All Amazon vendors know that: no matter what they do, they will lose sales to third-party sellers. At any given time, Amazon sorts through all sellers of a product to decide who gets the sales. If one is an eligible seller with a competitive price, it may indeed claim the buy box — and all associated sales — for a few minutes, a few hours, or even a few days.

Many marketplace sellers are experienced e-commerce professionals who have been in business for years. They acquire inventory from various sources (distributors, grey market, cross-import) and use FBA. Some of them have over 100k products on display. Read our article about top buy box contesters in 7 Amazon regions.

When it comes to dealing with the buy box, Amazon has three goals:

  • Offer a seamless shopping experience (fast shipping with no delay),
  • Offer competitive prices,
  • Make money.

Vendors lose the buy box when one of these three goals cannot be fulfilled.

BlueBoard has been monitoring thousands of products in all Amazon regions for years. We decided to use our data to understand what the most frequent causes of lost buy box were. We looked into over 800k lost buy box cases on Amazon.com, Amazon.de, and Amazon.fr over 12 months (April 2018 to April 2019). This is what we found.

1 in 5 lost buy box happens because of stock issues

This is the reason that’s easiest to avoid: Amazon is out of inventory for your product and diverts the sales to a seller with stock. We found that this was the case in 19.4% of lost buy box instances, on average.

Lost buy box because of inventory
Of all cases where the buy box was lost, how often was it because the vendor inventory was depleted? (n=808310, average=19.4%)

This situation happened most frequently at Amazon.fr; a possible explanation is that France being a smaller market, sales are harder to predict, which results in more frequent stock issues.

To make sure that Amazon can always offer a seamless shopping experience, you need to closely monitor stock-levels and make sure that you don’t reject any PO.

Price competition explains 66% of lost buy boxes

As we said earlier, Amazon always seeks to offer a competitive price. The most common reason why they elect to give the buy box to a seller is because of price.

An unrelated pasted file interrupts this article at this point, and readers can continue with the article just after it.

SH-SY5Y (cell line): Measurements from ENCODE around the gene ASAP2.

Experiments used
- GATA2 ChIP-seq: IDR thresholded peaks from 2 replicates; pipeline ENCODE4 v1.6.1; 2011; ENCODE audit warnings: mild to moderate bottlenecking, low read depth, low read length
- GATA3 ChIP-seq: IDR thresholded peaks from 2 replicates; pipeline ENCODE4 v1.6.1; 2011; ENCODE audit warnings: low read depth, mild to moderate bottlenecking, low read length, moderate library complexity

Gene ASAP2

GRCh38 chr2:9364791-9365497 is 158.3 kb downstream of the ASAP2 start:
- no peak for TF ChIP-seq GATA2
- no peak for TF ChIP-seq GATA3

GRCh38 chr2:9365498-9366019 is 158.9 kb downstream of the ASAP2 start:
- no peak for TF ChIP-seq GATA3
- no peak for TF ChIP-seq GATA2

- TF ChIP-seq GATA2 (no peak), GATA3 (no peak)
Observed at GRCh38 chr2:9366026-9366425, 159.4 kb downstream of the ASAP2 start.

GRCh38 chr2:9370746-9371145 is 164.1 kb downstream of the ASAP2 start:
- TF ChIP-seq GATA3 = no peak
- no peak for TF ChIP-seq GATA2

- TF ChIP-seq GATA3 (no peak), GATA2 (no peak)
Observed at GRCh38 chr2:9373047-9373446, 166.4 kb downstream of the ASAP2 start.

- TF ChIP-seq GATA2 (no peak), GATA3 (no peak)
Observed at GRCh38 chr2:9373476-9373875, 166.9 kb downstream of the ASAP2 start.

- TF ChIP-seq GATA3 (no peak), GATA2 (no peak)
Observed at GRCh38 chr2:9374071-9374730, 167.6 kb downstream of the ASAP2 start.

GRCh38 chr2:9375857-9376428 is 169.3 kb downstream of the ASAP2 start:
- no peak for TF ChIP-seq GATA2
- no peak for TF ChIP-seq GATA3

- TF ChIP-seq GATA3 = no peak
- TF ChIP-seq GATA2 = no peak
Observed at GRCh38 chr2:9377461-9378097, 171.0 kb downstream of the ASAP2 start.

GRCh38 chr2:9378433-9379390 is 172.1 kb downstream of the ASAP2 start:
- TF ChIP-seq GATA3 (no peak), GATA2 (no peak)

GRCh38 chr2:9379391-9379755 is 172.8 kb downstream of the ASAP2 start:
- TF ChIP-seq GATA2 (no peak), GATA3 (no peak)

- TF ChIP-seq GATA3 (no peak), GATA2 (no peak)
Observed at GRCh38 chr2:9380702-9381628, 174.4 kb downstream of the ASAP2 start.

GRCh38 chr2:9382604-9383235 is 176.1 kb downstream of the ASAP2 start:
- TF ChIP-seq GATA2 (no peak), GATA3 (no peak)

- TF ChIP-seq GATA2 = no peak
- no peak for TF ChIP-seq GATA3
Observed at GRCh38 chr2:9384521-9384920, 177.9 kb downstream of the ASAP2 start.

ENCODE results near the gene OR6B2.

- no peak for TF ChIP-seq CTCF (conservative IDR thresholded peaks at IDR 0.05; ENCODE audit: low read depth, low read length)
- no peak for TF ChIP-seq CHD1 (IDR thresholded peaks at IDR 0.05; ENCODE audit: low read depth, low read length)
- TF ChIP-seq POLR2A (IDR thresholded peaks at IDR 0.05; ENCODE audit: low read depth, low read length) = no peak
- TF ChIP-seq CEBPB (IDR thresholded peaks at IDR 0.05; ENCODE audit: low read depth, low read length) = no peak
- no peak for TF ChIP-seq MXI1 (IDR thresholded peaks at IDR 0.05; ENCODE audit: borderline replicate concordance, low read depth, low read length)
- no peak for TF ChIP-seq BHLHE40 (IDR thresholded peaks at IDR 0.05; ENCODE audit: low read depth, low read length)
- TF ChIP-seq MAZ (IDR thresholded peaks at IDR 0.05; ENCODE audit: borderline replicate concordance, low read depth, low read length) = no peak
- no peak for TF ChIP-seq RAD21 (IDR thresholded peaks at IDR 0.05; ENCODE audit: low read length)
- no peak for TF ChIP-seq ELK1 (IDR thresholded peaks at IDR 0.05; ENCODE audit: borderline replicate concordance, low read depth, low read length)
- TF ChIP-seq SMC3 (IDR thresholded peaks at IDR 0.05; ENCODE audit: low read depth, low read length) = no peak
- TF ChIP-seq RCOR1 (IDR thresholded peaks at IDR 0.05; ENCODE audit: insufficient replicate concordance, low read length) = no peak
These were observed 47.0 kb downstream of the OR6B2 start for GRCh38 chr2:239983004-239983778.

Buy Box lost because of price
Of all the cases where Amazon had inventory, how often was the buy box taken by a more competitive marketplace seller? (average=66.0%)

Amazon.com is where price competition is the fiercest. In most cases, trying to fight marketplace sellers on price is a bad idea: the risk of triggering an endless downwards price spiral is too high. But if you are desperate to get the buy box back, you may have to. For all the cases where a seller was undercutting the buy box price, we looked into the price deltas: how much cheaper are marketplace offers?

Average seller discount buy box
Of all the cases where a seller in beating a vendor on price, what is the average discount that the seller is offering? (average=10%)

But this average hides many disparities. In the US, especially, the buy box is often taken with a small price difference.

price delta amazon.com buy box
On Amazon.com, 20% of the cases where the buy box was taken with a lower price, the price difference was 10 cents or less.

What about the remaining cases?

After eliminating all the cases where the problem was either the price or the availability, we still have quite a few instances.

Vendor loses the buy box despite having stock and offering the lowest price
Vendor loses the buy box despite having stock and offering the lowest price.

Looking into individual cases reveals a variety of scenarios: highly competitive products with 50 sellers, end-of-life products with massive discounts… Here are the reasons why this situation may happen:

  • Amazon made a mistake or is slow to update the buy box: this is rare but some customers have encountered this situation;
  • The product was determined CRAP (Can’t Realize A Profit): Amazon is no longer ordering new units and favors marketplace sellers while the price is too low;
  • Amazon is managing its inventory: the product is low on stock and Amazon projects it will run out before the next shipment arrives; it gives sales to third-parties in between.
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